A day in the life of our joint Chestnut Tree/Apple Tree kindergarten
At the moment we have a combined kindergarten group, of star children and key worker families from both Apple Tree and Chestnut Tree kindergartens.
At the moment we have a combined kindergarten group, of star children and key worker families from both Apple Tree and Chestnut Tree kindergartens. It was been wonderful to see the children adapting to these changes so readily and forming a new collective kindergarten. We are following our daily rhythm of coming inside at the start of the morning, for creative play alongside the domestic work of peeling and chopping vegetables, baking, and churning butter. We are learning from each other by observing different approaches to the same task, and discovering new songs from our Apple Tree friends to sing while we work.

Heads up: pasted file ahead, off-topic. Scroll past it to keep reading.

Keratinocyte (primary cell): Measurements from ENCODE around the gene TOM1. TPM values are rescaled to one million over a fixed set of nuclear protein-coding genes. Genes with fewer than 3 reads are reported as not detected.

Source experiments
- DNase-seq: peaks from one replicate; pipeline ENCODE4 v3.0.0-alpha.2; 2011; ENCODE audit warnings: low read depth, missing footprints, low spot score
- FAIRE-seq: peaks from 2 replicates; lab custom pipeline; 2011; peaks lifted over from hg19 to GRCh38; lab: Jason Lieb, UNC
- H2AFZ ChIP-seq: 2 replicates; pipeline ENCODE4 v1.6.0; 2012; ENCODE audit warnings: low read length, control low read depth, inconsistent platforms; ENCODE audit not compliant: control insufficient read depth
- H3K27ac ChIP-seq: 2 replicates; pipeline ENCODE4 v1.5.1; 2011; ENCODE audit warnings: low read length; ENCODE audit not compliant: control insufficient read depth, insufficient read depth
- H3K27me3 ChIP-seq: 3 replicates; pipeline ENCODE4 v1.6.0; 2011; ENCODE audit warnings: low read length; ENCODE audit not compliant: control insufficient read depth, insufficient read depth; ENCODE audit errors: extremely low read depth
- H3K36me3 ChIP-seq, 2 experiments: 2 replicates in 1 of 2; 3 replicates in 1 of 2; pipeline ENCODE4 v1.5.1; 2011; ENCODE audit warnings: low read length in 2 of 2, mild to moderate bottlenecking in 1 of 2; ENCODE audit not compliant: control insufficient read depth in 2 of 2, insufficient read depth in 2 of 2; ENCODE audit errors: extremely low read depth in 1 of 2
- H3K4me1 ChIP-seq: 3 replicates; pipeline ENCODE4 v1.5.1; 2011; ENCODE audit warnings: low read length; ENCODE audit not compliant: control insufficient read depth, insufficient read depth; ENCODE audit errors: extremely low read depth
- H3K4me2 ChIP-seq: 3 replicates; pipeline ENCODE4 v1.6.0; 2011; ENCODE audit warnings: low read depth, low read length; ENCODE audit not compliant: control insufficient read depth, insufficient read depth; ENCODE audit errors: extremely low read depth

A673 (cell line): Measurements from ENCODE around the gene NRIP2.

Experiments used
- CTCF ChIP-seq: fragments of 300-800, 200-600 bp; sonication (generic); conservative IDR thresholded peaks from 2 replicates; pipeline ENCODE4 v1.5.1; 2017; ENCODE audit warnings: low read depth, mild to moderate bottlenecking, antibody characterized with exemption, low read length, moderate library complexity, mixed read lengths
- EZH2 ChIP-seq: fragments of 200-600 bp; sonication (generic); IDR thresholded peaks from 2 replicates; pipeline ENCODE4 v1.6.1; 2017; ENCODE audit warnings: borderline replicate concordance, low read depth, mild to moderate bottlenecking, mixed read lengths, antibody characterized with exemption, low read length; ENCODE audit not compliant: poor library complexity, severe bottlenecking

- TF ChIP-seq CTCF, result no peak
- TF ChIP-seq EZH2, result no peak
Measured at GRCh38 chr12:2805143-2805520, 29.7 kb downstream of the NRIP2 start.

We are adapting our ringtimes to meet the needs of the younger children, as the majority of the group are stars. We are missing having our moons and suns with us for the younger children to follow, but those older children who are with us are stepping up to the task of supporting the others and rising to the challenge of leading some of the finger rhymes for us. We are trying to make the most of the opportunities afforded by the smaller group. Our stars have more space at the moment and their play is flourishing, building elaborate dens, boats and marble runs together. We are really encouraging the stars to master dressing themselves for the garden. We are learning how to put on our coats by lying them down on the ground, hood facing us, sliding our arms into the sleeves and then flipping them over our heads. The suns are helping with zips – starting off the zip (preparing the train in the station) and then the stars zip up their coats (the train rides along the track). Giving the children these mental pictures can be very motivating!